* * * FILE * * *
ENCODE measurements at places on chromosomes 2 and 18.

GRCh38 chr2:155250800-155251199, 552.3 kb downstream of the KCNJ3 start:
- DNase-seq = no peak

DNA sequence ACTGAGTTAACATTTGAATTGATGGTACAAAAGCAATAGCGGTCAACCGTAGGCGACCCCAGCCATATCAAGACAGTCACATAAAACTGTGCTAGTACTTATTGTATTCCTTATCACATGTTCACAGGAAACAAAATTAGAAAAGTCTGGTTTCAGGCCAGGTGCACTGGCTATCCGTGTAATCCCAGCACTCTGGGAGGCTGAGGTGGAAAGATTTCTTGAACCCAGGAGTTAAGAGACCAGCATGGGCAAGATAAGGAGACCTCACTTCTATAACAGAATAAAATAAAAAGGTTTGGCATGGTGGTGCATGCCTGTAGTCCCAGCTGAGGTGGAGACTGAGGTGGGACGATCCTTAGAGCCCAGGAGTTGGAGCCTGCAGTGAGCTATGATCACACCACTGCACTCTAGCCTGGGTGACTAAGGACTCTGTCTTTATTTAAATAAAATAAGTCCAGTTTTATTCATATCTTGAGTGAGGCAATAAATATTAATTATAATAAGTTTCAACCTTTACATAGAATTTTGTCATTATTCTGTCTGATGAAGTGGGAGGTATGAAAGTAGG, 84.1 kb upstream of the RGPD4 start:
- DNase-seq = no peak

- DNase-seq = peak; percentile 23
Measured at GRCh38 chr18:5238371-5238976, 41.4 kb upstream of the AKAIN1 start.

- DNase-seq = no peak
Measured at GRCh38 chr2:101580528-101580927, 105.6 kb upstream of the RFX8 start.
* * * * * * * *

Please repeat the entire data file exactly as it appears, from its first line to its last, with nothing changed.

ENCODE measurements at places on chromosomes 2 and 18.

GRCh38 chr2:155250800-155251199, 552.3 kb downstream of the KCNJ3 start:
- DNase-seq = no peak

DNA sequence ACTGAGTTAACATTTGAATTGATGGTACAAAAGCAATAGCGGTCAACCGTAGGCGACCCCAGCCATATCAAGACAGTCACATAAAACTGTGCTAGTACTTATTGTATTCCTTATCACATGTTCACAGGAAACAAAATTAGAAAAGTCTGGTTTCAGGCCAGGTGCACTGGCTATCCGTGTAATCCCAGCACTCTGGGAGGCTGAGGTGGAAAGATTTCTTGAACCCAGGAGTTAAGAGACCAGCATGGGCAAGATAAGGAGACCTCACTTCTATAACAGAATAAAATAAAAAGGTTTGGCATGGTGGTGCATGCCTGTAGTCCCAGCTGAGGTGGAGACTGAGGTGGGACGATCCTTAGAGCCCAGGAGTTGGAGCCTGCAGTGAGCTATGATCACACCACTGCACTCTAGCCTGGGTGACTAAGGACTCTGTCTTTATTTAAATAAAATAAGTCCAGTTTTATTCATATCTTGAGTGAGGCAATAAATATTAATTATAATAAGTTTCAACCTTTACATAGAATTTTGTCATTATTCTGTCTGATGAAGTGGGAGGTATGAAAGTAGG, 84.1 kb upstream of the RGPD4 start:
- DNase-seq = no peak

- DNase-seq = peak; percentile 23
Measured at GRCh38 chr18:5238371-5238976, 41.4 kb upstream of the AKAIN1 start.

- DNase-seq = no peak
Measured at GRCh38 chr2:101580528-101580927, 105.6 kb upstream of the RFX8 start.